(June 1, 2004, updated) -- In upgrades that are expected to provide additional data on LB air quality, the South Coast Air Quality Management District (AQMD) has set up a new, permanent monitoring site on the LBCC Pacific Coast campus (PCH b/w Orange and Walnut Aves.) as well as a temporary monitoring site -- the latter specifically for the MATES-3 study -- on the Wilmington/Long Beach border on Santa Fe Ave.
The AQMD's new permanent monitoring site on the LBCC PCH campus, set up in December 2003, will sample extremely small particulate matter: PM10 [less than 10 microns], PM2.5 [less than 2.5 microns] -- with continuous PM2.5 monitoring -- and has a wind monitoring system. PM10 and PM2.5 have been implicated by a number of experts in various health-related problems.
AQMD's temporary MATES-3 monitoring site on Santa Fe Ave., which will remain in place for approximately one year, as well as AQMD's permanent monitoring site in the 3600 block LB Blvd. (which has been in place for many years), will be part of the MATES-3 study, a year-long third generation study launched in February 2004 to assess levels of cancer-causing toxic pollutants in southland air.
The new monitoring sites should provide data indicating to what extent there's a gradient (change in) in certain pollutants as one moves inland from Port impacted areas.
AQMD says MATES-3's goal is to update toxic air pollution levels and toxic emission inventories, and input those data into a computer model of air dispersion to determine the cancer, as well as non-cancer, health risk from air toxics across the southland. The study also will investigate potential toxic "hot spots" in communities.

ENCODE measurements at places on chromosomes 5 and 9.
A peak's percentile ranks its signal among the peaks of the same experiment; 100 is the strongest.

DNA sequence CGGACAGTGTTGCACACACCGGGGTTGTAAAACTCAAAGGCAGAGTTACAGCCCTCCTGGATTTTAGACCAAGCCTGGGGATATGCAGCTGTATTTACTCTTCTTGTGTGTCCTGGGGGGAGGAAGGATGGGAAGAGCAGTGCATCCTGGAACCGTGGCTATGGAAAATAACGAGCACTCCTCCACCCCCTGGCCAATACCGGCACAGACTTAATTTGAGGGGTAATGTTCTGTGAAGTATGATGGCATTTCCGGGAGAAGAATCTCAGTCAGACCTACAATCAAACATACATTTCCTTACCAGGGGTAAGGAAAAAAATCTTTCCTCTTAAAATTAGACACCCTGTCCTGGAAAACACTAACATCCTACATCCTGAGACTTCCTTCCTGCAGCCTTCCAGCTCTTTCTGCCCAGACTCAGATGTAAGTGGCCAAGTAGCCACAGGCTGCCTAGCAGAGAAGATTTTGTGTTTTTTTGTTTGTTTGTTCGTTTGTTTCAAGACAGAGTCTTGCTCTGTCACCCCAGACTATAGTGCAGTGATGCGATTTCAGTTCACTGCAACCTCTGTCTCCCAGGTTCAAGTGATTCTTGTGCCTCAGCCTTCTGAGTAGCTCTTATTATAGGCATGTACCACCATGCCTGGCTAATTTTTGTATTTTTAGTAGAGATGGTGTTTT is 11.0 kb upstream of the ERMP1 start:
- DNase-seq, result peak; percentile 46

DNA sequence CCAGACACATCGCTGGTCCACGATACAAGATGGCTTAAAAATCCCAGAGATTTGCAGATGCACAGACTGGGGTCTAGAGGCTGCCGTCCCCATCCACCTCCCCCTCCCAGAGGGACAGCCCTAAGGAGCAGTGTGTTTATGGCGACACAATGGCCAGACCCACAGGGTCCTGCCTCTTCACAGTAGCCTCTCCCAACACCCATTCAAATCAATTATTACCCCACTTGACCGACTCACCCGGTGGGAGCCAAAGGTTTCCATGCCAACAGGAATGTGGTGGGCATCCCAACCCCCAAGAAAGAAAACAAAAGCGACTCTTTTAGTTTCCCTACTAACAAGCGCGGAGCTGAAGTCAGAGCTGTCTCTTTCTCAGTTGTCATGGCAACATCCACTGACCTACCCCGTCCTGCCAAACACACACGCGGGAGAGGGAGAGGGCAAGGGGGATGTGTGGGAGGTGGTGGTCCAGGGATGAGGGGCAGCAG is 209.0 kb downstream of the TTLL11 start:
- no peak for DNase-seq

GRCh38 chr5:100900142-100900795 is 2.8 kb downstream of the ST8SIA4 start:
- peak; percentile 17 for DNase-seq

The prior MATES-2 study concluded that diesel exhaust is responsible for roughly 70% of the total cancer risk from air pollution; emissions from mobile sources (including cars, trucks, ships, trains and planes) account for roughly 90% of the cancer risk; and the highest cancer risk is in southern L.A. County, including the Port area and along major freeways.
LB area activists and environmentalists have since labelled the MATES-2 increased cancer risk in southeast L.A. County (which generally appears to follow the 710 freeway south toward LB and Port areas) a "diesel death zone."
LBReport.com was the first LB media outlet to report the MATES-2 study in detail...and since April 2002 has maintained a permanent link the cancer risk modeling maps on LBReport.com's front page.
AQMD Executive Director Barry Wallerstein said in a written release that the new MATES-3 study "will help us gauge the effectiveness of our current regulations and serve as a vital tool in helping shape future air quality and environmental justice policies."
MATES-3 monitoring will continue through early 2005...with completion of the study expected in summer 2005.
AQMD's web site says it is the air pollution control agency for all of Orange County and the urban portions of L.A., Riverside and San Bernardino counties...home to nearly 16 million people - about half the population of the state of California.